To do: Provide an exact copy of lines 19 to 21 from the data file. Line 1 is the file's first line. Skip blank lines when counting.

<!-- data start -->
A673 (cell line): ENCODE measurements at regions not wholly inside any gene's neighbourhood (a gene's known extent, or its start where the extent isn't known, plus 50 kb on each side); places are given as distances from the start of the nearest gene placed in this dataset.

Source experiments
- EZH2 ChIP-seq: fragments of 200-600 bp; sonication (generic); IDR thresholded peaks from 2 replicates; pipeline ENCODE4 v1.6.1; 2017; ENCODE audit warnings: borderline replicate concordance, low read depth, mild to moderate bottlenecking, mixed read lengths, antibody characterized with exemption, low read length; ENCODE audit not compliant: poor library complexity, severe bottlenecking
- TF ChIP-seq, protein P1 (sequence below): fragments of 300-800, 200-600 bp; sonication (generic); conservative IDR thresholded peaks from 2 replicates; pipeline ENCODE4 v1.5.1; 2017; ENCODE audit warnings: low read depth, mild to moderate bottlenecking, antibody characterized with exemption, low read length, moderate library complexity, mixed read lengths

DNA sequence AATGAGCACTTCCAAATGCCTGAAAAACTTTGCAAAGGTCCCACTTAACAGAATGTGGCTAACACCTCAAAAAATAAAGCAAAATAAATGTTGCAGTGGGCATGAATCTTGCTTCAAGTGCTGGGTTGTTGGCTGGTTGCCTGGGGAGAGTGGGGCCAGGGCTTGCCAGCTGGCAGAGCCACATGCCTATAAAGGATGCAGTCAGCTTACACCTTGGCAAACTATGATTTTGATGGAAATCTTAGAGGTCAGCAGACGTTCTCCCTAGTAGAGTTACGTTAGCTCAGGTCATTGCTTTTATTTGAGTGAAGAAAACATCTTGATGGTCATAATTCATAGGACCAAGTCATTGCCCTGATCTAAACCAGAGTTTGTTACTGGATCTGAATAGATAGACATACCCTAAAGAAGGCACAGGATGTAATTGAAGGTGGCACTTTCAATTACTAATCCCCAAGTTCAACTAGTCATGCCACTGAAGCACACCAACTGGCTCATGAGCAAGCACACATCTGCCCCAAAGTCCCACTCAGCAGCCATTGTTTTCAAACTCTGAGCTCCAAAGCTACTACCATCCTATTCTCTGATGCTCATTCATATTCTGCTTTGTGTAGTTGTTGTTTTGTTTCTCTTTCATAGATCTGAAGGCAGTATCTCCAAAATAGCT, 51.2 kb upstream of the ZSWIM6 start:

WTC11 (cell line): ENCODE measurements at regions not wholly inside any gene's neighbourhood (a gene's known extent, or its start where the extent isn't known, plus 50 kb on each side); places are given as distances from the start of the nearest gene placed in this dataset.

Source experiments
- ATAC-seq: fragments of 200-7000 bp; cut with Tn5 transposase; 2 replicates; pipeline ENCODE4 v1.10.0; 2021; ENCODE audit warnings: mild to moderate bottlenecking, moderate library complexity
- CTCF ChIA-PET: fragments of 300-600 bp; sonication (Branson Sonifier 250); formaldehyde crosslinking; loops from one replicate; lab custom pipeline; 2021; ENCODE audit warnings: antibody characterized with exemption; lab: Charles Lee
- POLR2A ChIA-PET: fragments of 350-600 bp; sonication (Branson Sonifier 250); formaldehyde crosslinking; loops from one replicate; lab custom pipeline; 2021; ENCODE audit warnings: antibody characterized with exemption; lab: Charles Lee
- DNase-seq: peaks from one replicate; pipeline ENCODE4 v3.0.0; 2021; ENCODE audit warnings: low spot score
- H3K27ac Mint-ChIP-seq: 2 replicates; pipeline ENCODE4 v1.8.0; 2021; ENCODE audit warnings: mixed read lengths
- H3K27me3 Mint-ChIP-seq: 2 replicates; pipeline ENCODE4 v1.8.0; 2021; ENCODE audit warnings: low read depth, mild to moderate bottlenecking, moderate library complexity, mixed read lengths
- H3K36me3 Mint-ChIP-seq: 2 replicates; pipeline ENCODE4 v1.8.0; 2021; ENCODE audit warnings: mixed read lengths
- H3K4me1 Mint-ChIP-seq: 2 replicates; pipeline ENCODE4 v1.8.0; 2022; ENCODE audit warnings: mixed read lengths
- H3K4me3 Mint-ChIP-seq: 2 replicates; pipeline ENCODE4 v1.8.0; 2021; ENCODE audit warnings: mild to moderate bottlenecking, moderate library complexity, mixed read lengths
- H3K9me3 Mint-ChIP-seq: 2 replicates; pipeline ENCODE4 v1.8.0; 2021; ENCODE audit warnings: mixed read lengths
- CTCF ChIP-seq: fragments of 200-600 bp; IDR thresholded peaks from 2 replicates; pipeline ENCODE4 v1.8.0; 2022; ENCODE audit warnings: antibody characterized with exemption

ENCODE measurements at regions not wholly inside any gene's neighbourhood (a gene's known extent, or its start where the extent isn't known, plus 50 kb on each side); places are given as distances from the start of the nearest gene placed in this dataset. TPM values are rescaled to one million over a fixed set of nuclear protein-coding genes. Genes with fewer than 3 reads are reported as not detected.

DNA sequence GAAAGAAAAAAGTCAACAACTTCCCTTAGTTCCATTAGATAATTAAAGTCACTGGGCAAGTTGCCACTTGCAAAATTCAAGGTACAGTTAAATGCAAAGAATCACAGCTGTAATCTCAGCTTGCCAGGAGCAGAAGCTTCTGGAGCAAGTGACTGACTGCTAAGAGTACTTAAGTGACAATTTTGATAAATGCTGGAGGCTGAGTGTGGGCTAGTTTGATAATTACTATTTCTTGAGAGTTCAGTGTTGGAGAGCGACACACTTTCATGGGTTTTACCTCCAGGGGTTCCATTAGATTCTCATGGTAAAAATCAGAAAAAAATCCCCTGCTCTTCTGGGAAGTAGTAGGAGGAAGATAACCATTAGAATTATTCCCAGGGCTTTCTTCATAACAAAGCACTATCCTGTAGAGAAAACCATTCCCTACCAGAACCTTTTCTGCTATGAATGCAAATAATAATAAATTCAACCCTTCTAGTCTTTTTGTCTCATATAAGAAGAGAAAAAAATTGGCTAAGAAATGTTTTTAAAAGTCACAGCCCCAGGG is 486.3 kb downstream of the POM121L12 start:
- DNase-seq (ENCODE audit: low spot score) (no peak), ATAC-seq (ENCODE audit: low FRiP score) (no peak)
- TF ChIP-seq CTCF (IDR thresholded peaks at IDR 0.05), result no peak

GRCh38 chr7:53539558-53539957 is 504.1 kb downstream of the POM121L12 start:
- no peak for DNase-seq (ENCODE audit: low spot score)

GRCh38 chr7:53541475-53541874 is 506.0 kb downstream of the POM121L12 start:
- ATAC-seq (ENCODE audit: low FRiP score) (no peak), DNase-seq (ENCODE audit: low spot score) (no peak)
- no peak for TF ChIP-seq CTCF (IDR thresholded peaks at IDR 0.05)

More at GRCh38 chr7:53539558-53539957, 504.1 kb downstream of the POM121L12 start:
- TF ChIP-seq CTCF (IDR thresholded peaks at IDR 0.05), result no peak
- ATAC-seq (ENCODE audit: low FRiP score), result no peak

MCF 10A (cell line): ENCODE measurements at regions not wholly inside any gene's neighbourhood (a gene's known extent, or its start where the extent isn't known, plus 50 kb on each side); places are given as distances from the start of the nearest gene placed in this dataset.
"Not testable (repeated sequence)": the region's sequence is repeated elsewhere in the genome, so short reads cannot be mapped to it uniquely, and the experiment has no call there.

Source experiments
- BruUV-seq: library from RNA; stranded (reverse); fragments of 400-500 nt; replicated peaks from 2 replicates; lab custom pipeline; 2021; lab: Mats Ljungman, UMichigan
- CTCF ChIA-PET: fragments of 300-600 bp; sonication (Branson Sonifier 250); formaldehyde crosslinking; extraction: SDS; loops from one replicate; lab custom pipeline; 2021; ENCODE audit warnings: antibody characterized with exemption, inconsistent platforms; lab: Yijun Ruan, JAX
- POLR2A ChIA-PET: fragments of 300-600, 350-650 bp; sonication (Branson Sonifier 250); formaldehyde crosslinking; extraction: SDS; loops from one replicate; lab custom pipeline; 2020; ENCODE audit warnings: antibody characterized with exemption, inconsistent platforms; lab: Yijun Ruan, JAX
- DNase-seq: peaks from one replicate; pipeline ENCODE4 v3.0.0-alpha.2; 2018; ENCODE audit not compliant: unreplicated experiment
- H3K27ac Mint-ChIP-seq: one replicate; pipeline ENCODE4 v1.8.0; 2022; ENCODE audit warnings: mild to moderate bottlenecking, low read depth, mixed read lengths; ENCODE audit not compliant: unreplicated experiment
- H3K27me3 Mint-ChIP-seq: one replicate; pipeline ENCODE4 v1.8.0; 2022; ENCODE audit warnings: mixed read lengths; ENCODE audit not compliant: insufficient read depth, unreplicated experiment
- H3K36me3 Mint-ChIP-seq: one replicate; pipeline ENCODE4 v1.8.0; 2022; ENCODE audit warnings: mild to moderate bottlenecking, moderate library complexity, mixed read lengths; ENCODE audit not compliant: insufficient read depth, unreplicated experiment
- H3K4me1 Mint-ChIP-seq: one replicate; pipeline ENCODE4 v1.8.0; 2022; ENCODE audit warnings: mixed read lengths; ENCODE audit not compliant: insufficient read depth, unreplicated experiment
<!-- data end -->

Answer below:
ENCODE measurements at regions not wholly inside any gene's neighbourhood (a gene's known extent, or its start where the extent isn't known, plus 50 kb on each side); places are given as distances from the start of the nearest gene placed in this dataset. TPM values are rescaled to one million over a fixed set of nuclear protein-coding genes. Genes with fewer than 3 reads are reported as not detected.

DNA sequence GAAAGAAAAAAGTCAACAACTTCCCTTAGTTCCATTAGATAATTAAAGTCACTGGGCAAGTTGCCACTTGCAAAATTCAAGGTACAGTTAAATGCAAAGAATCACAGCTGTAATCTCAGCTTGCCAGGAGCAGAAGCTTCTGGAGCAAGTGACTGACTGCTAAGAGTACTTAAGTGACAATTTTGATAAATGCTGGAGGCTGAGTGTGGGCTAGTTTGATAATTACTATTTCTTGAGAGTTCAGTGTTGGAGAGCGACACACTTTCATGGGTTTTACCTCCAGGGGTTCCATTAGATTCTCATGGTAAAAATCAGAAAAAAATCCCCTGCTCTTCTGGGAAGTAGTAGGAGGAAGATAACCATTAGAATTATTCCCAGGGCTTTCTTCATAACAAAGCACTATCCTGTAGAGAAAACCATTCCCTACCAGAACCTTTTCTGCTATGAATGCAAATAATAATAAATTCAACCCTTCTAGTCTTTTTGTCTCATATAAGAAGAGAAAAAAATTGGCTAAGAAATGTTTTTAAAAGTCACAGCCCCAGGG is 486.3 kb downstream of the POM121L12 start:
- DNase-seq (ENCODE audit: low spot score) (no peak), ATAC-seq (ENCODE audit: low FRiP score) (no peak)